Illinois officials have released their biennial report on the Nutrient Loss Reduction Strategy, and despite farmers’ efforts to plant more cover crops and reduce phosphorus application, nitrate and phosphorus loss rates still increased dramatically.
According to the report, from 2015 to 2019, nitrate loss increased by 13% and phosphorus loss increased by 35%. Blame the weather, say Illinois officials, who say storms and more rainfall increased total water flow by a whopping 25%.
Adopted in 2015, the goals of Illinois’ Nutrient Loss Reduction Strategy are to reduce nitrogen losses by 15% and phosphorus losses by 25% by 2025. The Illinois Department of Agriculture and the Illinois EPA report biennially on NLRS progress and have just released the 2021 report. To meet those goals by 2025, they say everyone will have to pick up the pace.
Coming into 2021, proponents were nervous about what the biennial report would show — especially given its inclusion of the disastrous 2019 crop year. Statewide from 2015 to 2019, water flow in Illinois was 25% greater than the baseline years of 1980 to 1996. Some watersheds even showed a 30% greater water flow, according to Megan Dwyer, IL Corn’s nutrient loss reduction manager.
“How do we address excess water?” she asks. “We can’t control water out of the sky, but we have to find ways to manage it and slow it down.”
The 2021 report shows that nitrate losses were up 13% statewide; phosphorus was up 35%; and total river flow was up 25%. That’s compared to the 1980-96 baseline, which is the line by which nitrate loss should decrease by 15% and phosphorus by 25%. And that’s despite the fact that Illinois farmers also reduced phosphorus application rates in 2019, with 11.2 million acres reported as having less applied compared to 2011.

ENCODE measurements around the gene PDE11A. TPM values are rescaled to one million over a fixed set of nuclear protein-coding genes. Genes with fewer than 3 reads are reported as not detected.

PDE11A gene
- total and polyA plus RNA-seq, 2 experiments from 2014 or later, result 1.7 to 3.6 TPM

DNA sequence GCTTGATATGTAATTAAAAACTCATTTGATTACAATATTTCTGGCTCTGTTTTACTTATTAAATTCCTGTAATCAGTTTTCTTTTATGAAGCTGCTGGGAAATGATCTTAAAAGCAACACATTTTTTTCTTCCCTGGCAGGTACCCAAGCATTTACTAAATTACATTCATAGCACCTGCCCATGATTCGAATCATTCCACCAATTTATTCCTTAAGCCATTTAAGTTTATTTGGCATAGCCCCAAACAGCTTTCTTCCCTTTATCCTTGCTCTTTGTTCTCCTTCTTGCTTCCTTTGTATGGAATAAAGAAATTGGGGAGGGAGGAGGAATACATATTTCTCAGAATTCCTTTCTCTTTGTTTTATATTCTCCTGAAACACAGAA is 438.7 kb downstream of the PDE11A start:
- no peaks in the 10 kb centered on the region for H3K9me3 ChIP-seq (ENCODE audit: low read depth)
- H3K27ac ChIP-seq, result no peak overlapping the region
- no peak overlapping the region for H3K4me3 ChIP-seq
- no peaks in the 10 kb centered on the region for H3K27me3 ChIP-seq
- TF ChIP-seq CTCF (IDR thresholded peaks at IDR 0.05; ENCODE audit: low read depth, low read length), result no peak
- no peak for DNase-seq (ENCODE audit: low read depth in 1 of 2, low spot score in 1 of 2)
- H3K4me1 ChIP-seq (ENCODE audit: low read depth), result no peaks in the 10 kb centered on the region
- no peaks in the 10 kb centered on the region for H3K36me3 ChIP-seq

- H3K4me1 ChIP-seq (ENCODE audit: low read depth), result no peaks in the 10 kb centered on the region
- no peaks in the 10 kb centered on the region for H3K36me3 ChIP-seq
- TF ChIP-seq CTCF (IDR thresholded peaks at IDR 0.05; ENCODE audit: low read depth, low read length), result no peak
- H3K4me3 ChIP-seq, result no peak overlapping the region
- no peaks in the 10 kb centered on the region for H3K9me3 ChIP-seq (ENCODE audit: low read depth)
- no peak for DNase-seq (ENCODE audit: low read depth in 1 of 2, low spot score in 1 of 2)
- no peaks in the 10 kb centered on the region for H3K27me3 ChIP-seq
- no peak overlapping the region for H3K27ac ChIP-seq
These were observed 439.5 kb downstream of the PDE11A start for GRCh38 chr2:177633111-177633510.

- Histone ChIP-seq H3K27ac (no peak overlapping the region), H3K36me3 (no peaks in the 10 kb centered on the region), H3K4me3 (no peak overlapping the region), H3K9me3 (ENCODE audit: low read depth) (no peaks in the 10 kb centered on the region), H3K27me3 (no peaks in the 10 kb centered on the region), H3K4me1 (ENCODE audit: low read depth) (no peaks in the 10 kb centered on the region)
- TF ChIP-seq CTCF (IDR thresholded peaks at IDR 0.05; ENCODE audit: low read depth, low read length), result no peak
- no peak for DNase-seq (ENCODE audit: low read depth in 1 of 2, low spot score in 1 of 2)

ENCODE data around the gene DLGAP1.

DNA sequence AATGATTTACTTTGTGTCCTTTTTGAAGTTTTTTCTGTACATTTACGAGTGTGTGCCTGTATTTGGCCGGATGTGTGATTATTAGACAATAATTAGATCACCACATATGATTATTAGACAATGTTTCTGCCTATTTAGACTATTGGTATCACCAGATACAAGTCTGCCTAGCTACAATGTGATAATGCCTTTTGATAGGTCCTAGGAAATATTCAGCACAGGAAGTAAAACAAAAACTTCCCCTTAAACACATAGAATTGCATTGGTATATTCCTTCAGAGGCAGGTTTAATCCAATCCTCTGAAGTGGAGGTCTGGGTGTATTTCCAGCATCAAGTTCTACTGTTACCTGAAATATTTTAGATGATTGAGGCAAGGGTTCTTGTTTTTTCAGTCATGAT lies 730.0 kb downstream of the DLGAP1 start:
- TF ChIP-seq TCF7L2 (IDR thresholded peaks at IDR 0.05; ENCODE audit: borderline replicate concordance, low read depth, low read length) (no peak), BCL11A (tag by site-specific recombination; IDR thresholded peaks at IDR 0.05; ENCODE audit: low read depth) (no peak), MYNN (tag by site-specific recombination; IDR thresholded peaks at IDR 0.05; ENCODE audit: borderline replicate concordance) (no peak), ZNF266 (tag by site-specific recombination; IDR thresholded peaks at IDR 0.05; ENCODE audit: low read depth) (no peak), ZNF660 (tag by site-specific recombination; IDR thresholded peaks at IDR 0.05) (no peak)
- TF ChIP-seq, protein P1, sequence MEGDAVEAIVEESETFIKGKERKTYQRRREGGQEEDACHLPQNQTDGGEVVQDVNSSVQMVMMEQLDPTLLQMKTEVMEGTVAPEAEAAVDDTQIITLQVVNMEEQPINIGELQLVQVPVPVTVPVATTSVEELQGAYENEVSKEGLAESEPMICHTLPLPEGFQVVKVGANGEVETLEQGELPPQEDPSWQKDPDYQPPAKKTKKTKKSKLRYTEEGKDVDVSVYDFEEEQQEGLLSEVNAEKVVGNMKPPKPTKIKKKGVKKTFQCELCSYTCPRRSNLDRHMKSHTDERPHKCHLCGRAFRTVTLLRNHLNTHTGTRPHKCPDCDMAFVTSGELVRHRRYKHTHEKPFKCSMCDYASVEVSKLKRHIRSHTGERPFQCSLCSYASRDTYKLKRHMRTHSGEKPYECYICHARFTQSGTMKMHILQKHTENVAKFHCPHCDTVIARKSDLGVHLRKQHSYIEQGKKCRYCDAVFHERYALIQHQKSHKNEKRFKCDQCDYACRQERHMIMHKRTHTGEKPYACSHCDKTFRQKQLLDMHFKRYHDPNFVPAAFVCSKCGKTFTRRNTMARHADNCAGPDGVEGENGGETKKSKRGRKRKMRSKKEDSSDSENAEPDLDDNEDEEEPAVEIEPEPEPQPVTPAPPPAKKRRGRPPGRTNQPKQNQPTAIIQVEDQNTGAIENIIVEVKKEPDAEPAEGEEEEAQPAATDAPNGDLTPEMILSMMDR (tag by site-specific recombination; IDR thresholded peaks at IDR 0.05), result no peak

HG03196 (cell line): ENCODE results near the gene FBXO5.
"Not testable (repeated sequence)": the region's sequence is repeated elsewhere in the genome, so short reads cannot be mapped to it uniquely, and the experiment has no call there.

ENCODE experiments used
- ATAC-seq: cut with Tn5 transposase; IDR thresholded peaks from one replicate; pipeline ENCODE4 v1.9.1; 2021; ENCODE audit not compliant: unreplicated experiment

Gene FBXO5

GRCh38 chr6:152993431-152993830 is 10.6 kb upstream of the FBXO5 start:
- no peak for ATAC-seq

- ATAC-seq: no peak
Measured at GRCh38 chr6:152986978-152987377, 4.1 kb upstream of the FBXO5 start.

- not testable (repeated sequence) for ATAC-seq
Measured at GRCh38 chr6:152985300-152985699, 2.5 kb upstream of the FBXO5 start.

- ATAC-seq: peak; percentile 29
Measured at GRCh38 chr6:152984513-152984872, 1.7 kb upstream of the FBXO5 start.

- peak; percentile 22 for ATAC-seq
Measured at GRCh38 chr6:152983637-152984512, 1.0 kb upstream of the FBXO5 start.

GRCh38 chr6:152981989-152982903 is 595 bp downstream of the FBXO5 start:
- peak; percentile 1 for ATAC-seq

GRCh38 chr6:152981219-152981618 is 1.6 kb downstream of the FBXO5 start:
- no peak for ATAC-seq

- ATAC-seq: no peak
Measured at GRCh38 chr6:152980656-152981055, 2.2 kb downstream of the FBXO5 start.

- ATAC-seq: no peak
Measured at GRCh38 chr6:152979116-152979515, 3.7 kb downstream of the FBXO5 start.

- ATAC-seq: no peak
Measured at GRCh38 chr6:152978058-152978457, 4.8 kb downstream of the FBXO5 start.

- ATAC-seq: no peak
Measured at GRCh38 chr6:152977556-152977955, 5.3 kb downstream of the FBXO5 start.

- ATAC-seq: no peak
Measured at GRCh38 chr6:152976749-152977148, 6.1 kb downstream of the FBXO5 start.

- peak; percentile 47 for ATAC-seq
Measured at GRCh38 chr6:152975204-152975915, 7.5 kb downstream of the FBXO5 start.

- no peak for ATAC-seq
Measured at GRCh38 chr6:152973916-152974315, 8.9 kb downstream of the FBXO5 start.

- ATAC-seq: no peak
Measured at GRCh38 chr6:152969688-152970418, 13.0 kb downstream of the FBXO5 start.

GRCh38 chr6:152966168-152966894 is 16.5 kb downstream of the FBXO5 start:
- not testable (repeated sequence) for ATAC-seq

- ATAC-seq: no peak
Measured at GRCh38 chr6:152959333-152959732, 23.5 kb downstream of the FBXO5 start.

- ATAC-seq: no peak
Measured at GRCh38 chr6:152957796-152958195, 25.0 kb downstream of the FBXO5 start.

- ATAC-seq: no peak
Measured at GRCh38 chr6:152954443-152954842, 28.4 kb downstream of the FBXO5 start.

Even before the report came out, Dwyer acknowledged that while nitrate losses were up, relative to the increased rainfall, it was clear agriculture was doing something right. The 2021 report shows that while nitrate loss was up 13%, water flow was up 25%.
IDOA Director Jerry Costello II agrees: “The report highlights the progress we are making in programs like our cover crop incentive program, Fall Covers for Spring Savings. This program is creating awareness and encouraging Illinois’ farmers to look at methods that will reduce nutrient loss.”
Still, despite the increased losses, there is good news. The report revealed farmers know more about the NLRS and have planted 135% more cover crops since 2011, at 1.4 million acres.
Other figures from the report:
- In 2019-20, the ag sector spent $27 million implementing NLRS, beyond government cost-share programs.
- Illinois Nutrient Research and Education Council invested $6.9 million for nutrient research and education.
- About 72,000 people attended more than 1,020 field days, conferences or workshops to learn about nutrient loss reduction practices.
- IDOA’s Partners for Conservation program helped put 93,750 acres under cover crops following 2019 floods.
- IDOA’s Fall Covers for Spring Savings program funded 50,000 more acres of cover crops in 2019.
- Point source spending around NLRS increased from $65.1 million in 2019 to $185.2 million in 2020.
- In 2019 and 2020, Illinois EPA put $200.2 million into projects to improve nutrient removal, green infrastructure, urban stormwater treatment, and control of combined and sanitary sewer overflows.
- More than 77% of Illinois’ Municipal Separate Storm Sewer system communities have started street sweeping, and 64% have implemented leaf collecting; leaves represent a significant source of urban phosphorus loads.
Read the full report here: 2021 Biennial NLRS Report.